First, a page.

David Hopwood is a microbiologist and geneticist, and a leading authority in microbial genetics. David developed original systems of genetic — or linkage — mapping and his work has formed the basis for the genetic engineering of bacteria to produce ‘designer’ antibiotics that promise to overcome antibiotic resistance.
David pioneered research into group of antibiotic-producing bacteria called Streptomyces, sequencing an entire genome for one strain. He was the first to clone both a gene involved in antibiotic production and a complete set of genes for an antibiotic. He later discovered that the group of soil-dwelling bacteria called Actinomycetales (to which Streptomyces belongs) have ‘sleeping’ genes that, if switched on, could form the basis of drugs to fight antibiotic-resistant bacteria.
In 2014, for his work in producing the first hybrid antibiotic through genetic engineering, David came fifth in the Society of Biology’s poll of people who have changed the world with biology. He won the 1995 Royal Society’s Gabor Medal for his distinguished work in genetic engineering and molecular biology and was knighted in 1994.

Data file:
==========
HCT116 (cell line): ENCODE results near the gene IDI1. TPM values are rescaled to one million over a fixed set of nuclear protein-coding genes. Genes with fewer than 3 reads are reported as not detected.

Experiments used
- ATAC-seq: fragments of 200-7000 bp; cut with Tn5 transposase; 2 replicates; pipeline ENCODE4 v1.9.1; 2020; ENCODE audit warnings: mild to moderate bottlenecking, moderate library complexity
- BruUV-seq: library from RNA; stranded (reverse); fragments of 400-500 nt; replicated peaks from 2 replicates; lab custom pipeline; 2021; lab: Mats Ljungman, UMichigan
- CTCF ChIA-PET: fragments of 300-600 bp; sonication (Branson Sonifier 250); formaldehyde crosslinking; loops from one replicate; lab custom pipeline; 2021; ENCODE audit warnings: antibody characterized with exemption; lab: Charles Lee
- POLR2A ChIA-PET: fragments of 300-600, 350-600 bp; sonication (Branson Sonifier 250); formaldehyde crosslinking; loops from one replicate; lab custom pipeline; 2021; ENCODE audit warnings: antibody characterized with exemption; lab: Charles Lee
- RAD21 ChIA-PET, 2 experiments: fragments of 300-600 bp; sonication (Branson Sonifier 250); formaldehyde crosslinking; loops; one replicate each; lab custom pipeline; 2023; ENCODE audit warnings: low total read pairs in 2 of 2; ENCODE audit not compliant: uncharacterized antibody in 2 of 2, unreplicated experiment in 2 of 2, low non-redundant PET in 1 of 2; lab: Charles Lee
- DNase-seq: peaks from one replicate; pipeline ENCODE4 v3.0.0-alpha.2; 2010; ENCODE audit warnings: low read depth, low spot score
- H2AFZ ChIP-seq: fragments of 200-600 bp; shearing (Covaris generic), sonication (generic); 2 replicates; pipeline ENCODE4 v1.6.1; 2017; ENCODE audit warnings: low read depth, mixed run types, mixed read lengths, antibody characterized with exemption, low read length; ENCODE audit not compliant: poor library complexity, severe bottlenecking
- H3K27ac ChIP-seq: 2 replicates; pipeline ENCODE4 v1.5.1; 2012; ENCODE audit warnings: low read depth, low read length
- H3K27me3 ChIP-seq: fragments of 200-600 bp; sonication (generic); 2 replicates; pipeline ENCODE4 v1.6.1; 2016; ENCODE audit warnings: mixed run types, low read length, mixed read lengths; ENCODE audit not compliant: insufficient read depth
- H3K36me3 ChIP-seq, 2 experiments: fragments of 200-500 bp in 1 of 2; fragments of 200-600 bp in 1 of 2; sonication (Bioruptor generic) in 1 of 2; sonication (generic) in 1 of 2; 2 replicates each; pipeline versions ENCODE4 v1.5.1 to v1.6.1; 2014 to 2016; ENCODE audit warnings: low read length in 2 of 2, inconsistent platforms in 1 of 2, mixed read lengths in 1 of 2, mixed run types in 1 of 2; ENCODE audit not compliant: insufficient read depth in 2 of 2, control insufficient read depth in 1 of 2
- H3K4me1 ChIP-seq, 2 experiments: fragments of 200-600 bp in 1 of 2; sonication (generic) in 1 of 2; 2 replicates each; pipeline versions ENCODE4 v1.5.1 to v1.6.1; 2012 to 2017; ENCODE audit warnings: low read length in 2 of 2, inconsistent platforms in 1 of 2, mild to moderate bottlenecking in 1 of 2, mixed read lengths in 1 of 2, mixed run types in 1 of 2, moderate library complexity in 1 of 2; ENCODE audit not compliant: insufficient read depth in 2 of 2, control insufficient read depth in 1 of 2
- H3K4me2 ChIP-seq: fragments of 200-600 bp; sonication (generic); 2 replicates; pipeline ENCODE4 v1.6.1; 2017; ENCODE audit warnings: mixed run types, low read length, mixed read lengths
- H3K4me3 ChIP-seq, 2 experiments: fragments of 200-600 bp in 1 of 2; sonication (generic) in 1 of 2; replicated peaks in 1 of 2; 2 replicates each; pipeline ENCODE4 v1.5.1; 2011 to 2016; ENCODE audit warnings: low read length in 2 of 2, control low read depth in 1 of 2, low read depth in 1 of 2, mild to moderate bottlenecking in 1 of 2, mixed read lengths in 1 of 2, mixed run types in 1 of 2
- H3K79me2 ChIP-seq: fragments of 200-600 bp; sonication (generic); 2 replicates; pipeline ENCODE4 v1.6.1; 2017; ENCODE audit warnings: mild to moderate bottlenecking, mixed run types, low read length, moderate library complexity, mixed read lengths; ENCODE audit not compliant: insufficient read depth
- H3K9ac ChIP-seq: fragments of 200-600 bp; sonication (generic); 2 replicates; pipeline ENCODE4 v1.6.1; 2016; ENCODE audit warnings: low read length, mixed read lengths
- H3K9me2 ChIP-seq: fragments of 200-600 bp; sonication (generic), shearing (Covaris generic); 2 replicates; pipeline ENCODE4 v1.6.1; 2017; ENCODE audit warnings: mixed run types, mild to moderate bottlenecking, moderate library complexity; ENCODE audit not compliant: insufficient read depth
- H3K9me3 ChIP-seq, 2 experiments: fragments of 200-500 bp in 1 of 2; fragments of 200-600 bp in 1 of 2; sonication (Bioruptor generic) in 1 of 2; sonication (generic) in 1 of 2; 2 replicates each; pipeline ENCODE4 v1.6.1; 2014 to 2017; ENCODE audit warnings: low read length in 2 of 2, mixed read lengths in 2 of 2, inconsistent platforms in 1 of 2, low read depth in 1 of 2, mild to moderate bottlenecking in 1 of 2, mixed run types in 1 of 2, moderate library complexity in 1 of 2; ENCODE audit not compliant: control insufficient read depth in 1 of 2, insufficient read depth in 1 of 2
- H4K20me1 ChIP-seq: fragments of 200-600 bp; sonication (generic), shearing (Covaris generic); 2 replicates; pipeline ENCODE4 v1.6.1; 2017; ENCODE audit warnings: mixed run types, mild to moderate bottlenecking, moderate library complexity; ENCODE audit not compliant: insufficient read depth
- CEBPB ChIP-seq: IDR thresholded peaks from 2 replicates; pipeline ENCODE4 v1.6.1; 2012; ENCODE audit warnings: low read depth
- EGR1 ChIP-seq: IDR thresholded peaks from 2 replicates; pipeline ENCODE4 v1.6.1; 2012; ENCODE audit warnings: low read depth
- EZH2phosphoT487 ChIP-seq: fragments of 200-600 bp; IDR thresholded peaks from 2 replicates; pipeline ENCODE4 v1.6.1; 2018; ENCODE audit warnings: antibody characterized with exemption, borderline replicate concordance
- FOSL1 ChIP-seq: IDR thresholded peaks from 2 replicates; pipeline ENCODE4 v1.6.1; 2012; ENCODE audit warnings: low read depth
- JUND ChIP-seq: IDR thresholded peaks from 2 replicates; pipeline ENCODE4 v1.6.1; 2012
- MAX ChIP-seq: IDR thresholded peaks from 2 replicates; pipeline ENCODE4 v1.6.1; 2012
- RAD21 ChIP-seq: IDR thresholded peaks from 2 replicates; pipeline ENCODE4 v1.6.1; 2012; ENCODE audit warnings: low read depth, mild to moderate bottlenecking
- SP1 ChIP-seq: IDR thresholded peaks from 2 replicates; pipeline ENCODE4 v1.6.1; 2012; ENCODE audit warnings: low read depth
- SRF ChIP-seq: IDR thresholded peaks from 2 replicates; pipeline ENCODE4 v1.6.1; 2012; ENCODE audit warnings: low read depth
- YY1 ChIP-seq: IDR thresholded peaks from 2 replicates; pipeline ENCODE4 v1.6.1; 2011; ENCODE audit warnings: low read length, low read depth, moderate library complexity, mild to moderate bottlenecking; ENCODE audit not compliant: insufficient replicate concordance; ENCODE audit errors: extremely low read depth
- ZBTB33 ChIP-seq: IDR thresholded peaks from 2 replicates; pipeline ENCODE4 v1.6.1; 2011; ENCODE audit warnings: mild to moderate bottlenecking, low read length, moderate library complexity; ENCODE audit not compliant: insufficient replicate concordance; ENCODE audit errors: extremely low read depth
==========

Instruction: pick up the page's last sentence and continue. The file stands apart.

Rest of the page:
Interest and expertise
Biochemistry and molecular cell biology
Microbiology, immunology and developmental biology
Genetics (excluding population genetics), General microbiology (incl bacteriology and virology)
In recognition of his pioneering and leading the growing field of the genetics of Streptomyces, and for developing the programming of the pervasive process of polyketide synthesis.
Leeuwenhoek Medal and Lecture
On 'Towards an understanding of gene switching in streptomyces, the basis of sporulation and antibiotic production'.